From Our Listeners

A Vacation Horror Story, Set In A Bad Motel

  • Playlist
  • Download
  • Embed
    <iframe src="" width="100%" height="290" frameborder="0" scrolling="no" title="NPR embedded audio player">
  • Transcript

Listener Mark Smedal of Jeffersonville, Ind., adds to our collection of Vacation Horror Stories with his tale about a bargain motel that sounded too good to be true. The first hint came when they arrived as the desk clerk was behind bulletproof glass.


From NPR News, this is ALL THINGS CONSIDERED. I'm Melissa Block.


And I'm Audie Cornish. Surprise can enhance an adventure, or it can turn a trip into what we've been chronicling this summer, in a series we call...


Vacation Horror Stories.

MARK SMEDAL: My name is Mark Smedal. I live in Jeffersonville, Ind. That's right across the river from Louisville, Ky. In 2003, my wife, Kim, and I; and our friends Larry and Janice, and Charlie and Paula; decided that we would go to Mardi Gras.


SMEDAL: We piled into Larry's Suburban, put the Harleys in a trailer, and took off for New Orleans.


SMEDAL: Our original plan was to drive all the way through but being sort of in our middle years, we made it to about Birmingham, and we were worn out. We had eaten earlier, and Charlie had picked up a - sort of a guest visitors' pamphlet and as he flipped through it, he found a coupon for rooms at a motel that looked like a chain-type arrangement, for $35 a night.

The motel was on the other side of Birmingham, but we decided to go ahead and stay there anyway since it was right on the interstate. The first sign that something might go wrong was when we went into the clerk's office and found that the desk was behind a bulletproof glass shield. And even then, there was still an armed guard sitting next to the desk clerk.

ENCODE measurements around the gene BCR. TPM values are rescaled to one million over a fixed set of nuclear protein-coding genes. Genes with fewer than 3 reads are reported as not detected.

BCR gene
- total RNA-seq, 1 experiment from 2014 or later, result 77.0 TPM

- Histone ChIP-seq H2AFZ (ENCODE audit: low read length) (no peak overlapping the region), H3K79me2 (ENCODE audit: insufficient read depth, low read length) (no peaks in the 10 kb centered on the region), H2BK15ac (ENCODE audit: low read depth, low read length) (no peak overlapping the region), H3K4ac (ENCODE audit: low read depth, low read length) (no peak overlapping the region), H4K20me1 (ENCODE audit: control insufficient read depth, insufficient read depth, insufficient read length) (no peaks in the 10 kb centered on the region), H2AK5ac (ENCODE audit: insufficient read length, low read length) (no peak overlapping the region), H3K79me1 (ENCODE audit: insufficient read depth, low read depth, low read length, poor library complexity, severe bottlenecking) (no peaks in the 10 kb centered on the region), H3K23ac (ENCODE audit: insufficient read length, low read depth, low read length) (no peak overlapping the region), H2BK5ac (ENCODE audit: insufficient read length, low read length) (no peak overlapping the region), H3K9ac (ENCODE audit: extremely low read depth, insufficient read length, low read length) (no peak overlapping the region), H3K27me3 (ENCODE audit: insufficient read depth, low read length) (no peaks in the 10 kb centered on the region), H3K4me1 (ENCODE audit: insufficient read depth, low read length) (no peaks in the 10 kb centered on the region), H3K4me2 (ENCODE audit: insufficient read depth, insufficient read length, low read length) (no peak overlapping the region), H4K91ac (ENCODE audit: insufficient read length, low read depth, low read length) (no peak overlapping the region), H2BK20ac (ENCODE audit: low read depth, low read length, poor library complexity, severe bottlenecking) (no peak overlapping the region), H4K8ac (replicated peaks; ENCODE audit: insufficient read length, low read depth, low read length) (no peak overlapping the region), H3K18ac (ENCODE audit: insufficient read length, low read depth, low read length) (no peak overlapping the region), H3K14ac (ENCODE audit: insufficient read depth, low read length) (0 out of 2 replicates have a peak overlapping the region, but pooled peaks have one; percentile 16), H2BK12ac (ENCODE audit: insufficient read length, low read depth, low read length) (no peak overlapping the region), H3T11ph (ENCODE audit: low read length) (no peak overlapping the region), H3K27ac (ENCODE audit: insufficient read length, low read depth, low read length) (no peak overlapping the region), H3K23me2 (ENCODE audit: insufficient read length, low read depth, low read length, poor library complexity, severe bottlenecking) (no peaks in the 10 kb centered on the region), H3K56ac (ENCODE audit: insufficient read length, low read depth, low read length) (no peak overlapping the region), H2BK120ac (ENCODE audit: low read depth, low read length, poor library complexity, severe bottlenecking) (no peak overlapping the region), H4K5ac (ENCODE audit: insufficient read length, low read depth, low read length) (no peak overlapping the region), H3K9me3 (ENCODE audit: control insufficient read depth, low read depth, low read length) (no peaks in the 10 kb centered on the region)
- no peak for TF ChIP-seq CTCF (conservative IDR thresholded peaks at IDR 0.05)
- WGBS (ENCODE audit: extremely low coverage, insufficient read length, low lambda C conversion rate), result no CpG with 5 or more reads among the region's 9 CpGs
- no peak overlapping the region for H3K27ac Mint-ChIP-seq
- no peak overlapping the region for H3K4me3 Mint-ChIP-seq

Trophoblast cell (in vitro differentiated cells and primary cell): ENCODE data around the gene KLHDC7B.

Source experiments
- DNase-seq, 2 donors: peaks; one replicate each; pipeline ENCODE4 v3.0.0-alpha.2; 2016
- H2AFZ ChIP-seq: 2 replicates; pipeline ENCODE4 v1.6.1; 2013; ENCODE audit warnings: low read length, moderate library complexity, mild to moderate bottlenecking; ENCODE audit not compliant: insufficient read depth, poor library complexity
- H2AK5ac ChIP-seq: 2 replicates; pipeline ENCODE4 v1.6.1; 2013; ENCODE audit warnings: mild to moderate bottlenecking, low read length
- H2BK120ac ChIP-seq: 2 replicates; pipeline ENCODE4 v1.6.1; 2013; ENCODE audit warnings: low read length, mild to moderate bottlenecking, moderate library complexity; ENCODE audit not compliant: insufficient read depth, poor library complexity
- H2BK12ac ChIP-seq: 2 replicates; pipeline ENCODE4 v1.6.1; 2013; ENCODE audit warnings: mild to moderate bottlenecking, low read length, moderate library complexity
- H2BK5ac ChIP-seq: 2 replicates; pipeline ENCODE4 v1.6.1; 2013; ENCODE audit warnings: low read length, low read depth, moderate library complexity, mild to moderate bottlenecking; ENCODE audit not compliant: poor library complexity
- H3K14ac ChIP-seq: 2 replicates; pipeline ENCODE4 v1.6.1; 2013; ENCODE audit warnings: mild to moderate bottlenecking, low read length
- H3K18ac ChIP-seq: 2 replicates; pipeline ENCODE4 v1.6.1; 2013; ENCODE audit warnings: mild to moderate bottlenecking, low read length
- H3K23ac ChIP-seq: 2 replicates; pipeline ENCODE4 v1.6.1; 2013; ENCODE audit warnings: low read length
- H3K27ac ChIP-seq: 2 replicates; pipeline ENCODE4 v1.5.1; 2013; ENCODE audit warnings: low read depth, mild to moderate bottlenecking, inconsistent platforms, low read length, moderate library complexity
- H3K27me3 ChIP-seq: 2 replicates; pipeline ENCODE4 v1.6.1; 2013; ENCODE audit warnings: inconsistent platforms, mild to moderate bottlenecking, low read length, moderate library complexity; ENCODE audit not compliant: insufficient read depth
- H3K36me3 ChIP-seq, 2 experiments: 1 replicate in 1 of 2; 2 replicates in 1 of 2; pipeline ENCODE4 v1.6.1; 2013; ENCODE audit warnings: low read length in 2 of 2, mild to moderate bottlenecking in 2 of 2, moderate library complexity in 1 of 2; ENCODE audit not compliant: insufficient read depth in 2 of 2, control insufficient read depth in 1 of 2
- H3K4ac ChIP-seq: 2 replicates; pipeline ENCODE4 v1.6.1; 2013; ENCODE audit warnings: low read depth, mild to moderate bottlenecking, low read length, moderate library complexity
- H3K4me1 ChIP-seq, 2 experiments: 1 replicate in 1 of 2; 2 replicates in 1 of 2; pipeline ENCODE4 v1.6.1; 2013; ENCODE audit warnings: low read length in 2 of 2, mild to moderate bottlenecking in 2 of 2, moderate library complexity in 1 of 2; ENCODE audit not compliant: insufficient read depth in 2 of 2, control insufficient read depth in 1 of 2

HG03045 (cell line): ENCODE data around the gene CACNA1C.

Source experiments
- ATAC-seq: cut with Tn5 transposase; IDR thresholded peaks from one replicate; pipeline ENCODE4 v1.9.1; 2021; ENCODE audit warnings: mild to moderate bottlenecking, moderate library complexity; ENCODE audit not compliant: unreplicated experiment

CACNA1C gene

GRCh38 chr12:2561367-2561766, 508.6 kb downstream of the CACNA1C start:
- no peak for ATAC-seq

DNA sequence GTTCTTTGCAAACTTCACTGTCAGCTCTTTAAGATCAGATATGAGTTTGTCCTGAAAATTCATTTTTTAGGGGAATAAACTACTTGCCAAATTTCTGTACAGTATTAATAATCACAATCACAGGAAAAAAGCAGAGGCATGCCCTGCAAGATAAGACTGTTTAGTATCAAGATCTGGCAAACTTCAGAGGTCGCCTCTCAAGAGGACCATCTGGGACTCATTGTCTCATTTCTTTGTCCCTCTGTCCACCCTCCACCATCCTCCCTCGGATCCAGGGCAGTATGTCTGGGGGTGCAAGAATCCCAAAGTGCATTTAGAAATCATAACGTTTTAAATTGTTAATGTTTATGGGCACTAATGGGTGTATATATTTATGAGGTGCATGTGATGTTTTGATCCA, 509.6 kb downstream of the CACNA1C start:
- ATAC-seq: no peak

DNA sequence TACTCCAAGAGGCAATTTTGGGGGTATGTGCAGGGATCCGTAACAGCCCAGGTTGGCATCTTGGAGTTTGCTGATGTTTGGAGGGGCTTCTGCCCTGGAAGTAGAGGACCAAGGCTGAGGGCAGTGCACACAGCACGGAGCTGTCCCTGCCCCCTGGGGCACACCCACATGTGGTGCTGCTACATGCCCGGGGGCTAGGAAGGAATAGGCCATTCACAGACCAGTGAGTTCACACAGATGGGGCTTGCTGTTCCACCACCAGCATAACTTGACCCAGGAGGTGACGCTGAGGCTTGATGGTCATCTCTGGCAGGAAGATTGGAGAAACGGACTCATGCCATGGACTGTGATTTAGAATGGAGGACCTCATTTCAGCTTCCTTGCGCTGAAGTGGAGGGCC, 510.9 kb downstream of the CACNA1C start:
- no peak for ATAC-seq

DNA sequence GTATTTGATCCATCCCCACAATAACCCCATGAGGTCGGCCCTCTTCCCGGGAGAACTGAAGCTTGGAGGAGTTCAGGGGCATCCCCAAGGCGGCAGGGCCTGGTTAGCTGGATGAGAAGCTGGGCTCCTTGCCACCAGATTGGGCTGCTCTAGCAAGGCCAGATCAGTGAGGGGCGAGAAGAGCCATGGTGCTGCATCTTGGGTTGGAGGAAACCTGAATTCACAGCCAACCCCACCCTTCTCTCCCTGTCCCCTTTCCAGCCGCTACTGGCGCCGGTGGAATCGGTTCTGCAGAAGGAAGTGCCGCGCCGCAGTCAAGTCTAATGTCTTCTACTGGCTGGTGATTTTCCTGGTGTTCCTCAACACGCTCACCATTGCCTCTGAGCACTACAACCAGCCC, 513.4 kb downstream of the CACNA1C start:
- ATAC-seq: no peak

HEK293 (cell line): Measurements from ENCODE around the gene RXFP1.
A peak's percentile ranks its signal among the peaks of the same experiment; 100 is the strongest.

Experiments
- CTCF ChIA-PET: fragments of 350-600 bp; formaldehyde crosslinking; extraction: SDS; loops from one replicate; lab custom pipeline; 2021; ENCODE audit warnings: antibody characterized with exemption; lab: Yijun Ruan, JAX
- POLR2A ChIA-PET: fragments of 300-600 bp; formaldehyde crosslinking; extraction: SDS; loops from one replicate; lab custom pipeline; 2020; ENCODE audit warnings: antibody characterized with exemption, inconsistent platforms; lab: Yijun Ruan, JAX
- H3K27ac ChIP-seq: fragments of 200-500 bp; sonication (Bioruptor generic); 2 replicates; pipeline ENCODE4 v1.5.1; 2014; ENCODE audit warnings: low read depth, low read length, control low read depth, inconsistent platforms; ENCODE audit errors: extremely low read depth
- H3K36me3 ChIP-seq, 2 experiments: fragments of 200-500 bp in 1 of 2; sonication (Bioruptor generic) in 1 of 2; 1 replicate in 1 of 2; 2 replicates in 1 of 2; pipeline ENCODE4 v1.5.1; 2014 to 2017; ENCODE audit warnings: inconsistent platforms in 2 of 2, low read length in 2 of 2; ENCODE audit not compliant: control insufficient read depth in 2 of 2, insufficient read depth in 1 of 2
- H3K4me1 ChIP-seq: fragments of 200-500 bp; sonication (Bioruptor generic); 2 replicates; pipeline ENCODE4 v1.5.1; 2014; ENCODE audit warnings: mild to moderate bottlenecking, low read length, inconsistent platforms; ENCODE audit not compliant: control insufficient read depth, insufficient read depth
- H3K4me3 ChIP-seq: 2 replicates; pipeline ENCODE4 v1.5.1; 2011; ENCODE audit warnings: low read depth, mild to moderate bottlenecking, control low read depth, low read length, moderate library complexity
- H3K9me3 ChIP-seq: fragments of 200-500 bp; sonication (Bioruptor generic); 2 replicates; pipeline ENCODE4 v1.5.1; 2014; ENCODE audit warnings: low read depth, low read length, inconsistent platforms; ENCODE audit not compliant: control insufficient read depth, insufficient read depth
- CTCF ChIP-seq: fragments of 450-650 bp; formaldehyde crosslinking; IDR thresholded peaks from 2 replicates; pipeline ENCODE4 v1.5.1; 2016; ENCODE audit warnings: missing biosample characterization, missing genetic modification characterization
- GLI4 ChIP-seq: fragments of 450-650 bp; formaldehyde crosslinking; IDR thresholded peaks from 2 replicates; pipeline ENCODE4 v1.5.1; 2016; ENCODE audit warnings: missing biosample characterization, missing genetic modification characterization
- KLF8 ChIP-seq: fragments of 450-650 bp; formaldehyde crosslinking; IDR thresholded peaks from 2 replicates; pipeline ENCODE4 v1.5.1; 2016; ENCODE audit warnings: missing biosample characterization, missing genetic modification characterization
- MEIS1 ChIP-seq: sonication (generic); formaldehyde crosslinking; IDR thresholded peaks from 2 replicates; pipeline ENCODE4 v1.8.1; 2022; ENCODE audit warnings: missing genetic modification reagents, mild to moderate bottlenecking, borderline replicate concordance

SMEDAL: Charlie presented our coupon with a certain amount of fanfare. And the clerk chuckled and said, hell, we haven't been able to get $35 a night for a room for years. We decided to stay there anyway; and we took our three rooms at $25 each. When we got to the rooms, they were a little disappointing. The door on our room barely shut. You could literally hear the people in the adjoining room, snoring.The wives got together immediately and complained, but we husbands said no; look, we'll just spend the night here. We're going to be gone first thing in the morning, and we're just going to be sleeping anyway.


SMEDAL: At about 3 a.m., things got a little worse when there were gunshots from the parking lot. What caused me a little more concern was the fact that there was no police response. My wife was so shook up, she claimed she couldn't get back to sleep. I told her if she couldn't get back to sleep, just peak out the window every once in a while to make sure no one was trying to steal the Harleys. The wives got everyone up at about 6 a.m. and then as I was getting dressed, I notice I had red bumps all over my feet. They looked like little insect bites. We got out of that hotel as fast as we could, and the end of the story is that we have not let Charlie pick any more accommodations ever since.


CORNISH: Listener Mark Smedal of Jeffersonville, Ind., with his version of a vacation horror story.


Copyright © 2013 NPR. All rights reserved. Visit our website terms of use and permissions pages at for further information.

NPR transcripts are created on a rush deadline by a contractor for NPR, and accuracy and availability may vary. This text may not be in its final form and may be updated or revised in the future. Please be aware that the authoritative record of NPR’s programming is the audio.



Please keep your community civil. All comments must follow the Community rules and terms of use, and will be moderated prior to posting. NPR reserves the right to use the comments we receive, in whole or in part, and to use the commenter's name and location, in any medium. See also the Terms of Use, Privacy Policy and Community FAQ.

NPR thanks our sponsors

Become an NPR sponsor

Support comes from